Using knowledge in genomics for agricultural research

Debora Santo

Research Assistant, BioSense Institute

 

During the Origin of Agriculture or the Neolithic Revolution (around 10.000-30.000 years ago), humans have grown into a tight relationship with the plants they grew for food. Forming settlements that relied increasingly more on stable plant-based food sources has shown to be more successful than the earlier hunter-gatherer lifestyle. Early farmers (see Fig. 1) would choose seeds of wild plants around them and grew them in their farms for food or other products. By observing how the plants grew, looked like and tasted, farmers would save seeds from plants they thought performed best and sow them in the next season. This type of selection was based only on the observable traits of the plants, which together make up the plant’s phenotype. The anthropogenic selection acted together with natural selection to direct the evolution of the domesticated plants differently than their wild relatives. Human farming led to a spread and local adaptations of these plants, developing into more distinct local accessions. During the process, several new traits arose in domesticated crops due to new mutations and human-directed selection – they were coined by Harlan in 1971 as the adaptation or domestication syndrome.

Figure 1. Early farmers
(source: http://the-origins-of-agriculture.blogspot.com/2014/04/facts-about-agricultural-revolution.html)

For a long time, we haven’t known much about what and how traits are inherited, until Gregor Mendel (1822-1884) began his experiments on peas at the monastery where he was a friar. For his work, he is considered the father of genetics, especially plant genetics. By observing which characters appeared at which frequencies in the progeny of parental plants with opposingly different traits (see Fig. 2), he drew conclusions to create the first laws of inheritance. These laws are still at the core of today’s genetics for traits with simpler models of inheritance. Only later, a sequence of discoveries has led to the knowledge that DNA was the molecule that carried the code within each cell which dictates the development and phenotype of all plants and most living beings. All the DNA within the cell makes up the genome, or the genotype, which is the genetic constitution of the individual organism.

Figure 2. Pea plant traits studied by Mendel (source: https://slideplayer.com/slide/5962714/, modified)

In the late 1900’s, the Green Revolution lead to the transition from traditional to modern agriculture. At that time, high-yielding elite cultivars were selected and started to be grown on larger fields under monoculture with intensified mechanization. Although this helped solve the urgent need to feed more people, it has additionally reduced the genetic variability in many of our crops, making them more uniform and potentially vulnerable to disease and with less potential to adaptation to environmental stresses.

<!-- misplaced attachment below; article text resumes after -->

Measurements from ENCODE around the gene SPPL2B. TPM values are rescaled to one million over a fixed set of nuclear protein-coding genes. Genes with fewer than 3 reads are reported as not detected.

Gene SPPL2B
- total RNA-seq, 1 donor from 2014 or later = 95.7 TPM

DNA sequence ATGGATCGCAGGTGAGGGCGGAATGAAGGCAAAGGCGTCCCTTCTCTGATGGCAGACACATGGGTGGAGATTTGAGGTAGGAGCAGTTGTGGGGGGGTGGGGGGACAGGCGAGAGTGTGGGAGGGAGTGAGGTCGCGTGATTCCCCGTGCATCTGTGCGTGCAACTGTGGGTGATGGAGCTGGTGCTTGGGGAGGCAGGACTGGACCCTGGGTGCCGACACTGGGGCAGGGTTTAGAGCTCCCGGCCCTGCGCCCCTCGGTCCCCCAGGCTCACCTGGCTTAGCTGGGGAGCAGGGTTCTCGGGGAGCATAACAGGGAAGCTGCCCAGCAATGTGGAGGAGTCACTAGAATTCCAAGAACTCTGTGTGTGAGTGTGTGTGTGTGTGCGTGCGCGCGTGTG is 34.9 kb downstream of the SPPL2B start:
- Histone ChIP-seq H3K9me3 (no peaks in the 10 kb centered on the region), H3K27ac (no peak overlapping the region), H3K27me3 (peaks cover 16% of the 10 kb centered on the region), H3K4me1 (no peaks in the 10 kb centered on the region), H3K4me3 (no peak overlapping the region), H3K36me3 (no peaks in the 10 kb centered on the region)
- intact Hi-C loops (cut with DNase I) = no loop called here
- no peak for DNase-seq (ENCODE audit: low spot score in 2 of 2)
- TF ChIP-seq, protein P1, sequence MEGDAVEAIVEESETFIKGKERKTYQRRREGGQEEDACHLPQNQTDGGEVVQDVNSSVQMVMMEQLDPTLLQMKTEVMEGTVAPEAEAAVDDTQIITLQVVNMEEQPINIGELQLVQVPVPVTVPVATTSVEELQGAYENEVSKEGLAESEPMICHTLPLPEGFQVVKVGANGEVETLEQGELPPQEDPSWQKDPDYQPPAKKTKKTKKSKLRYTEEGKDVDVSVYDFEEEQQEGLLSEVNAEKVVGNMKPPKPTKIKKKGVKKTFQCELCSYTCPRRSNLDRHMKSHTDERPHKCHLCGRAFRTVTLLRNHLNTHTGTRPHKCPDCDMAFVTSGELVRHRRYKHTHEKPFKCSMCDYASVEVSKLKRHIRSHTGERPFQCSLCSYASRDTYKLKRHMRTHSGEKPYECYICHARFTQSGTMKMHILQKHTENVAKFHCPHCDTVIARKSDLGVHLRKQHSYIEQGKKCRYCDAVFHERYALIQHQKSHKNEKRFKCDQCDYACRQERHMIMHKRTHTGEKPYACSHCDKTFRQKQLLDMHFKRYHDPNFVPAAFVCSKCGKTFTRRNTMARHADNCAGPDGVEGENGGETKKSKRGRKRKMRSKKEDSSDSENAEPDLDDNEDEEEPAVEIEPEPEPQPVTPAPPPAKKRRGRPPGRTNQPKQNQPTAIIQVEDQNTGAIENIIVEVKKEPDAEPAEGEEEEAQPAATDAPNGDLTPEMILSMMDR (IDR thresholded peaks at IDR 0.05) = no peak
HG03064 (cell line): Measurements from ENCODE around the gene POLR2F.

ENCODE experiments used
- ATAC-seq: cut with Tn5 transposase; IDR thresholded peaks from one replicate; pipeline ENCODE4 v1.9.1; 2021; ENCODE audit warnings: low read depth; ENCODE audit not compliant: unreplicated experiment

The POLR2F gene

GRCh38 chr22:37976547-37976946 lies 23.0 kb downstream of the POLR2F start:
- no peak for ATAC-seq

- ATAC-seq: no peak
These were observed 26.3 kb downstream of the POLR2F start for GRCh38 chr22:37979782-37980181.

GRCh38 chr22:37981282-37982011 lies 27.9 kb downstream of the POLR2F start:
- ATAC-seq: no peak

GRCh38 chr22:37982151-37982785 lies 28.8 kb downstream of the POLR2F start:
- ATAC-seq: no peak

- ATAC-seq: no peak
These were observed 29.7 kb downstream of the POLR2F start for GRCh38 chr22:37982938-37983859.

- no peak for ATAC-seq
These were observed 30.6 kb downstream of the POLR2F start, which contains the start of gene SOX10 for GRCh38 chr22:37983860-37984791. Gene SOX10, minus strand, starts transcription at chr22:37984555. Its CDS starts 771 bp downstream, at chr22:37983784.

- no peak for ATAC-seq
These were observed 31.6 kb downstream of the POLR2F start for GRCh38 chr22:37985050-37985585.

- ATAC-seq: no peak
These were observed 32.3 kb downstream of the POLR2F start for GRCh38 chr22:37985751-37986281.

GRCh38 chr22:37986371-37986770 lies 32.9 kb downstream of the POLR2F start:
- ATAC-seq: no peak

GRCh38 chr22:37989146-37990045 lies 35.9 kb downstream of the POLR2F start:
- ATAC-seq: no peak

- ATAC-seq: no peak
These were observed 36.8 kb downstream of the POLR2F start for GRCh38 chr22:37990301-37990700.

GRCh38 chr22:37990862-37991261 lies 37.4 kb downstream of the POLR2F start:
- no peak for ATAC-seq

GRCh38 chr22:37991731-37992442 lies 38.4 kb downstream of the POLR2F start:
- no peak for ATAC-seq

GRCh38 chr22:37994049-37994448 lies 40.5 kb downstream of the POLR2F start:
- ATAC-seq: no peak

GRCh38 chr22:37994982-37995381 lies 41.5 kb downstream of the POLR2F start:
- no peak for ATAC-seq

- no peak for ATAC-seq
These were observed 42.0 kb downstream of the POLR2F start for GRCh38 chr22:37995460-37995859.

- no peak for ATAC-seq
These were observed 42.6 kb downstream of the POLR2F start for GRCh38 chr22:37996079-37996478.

Nowadays, most medium to large farmers rely on seeds of varieties and hybrids developed by seed companies, that are constantly being tested and developed for better properties using modern breeding methods that increasingly rely on knowledge from genetics and genomics. The focus of agricultural scientists in both academia and industry is aimed at several interconnected research efforts to provide us additional knowledge of how plant genotypes govern their final phenotypes. This should aid better-informed and more efficient selection and improvement that will provide a good choice of seeds for farmers that are the pillar for feeding the world population.

The core genomics research aims include improving our understanding of location, function, expression and interaction between genes for certain traits of interest (yield, biotic or abiotic stress resistance, nutritional quality…), as well as overall genomic architecture, to pinpoint causes for certain phenotypes occurring due to the genomic variation we observe. We also seek to assess the genetic variability within wild relatives, landraces and elite crop cultivars, to know the extent of diversity in genetic variants for our target traits that can be found in the naturally occurring diversity. We can use this knowledge to improve traits like yield or resistance to specific pathogens or abiotic stresses (like drought) by introducing exotic variability into high-yielding elite cultivars, to make them more resilient while maintaining high yields. We are learning more about the heritability of traits and to which extent they can be influenced by different environmental factors through genotype-by-environment studies that examine to which extent individuals of the same genotype can differ under different environmental conditions. Lastly, we must continue to further develop genomics tools as solutions to specific research problems in agriculture, as diverse crops and research questions demand specifically optimized approaches.

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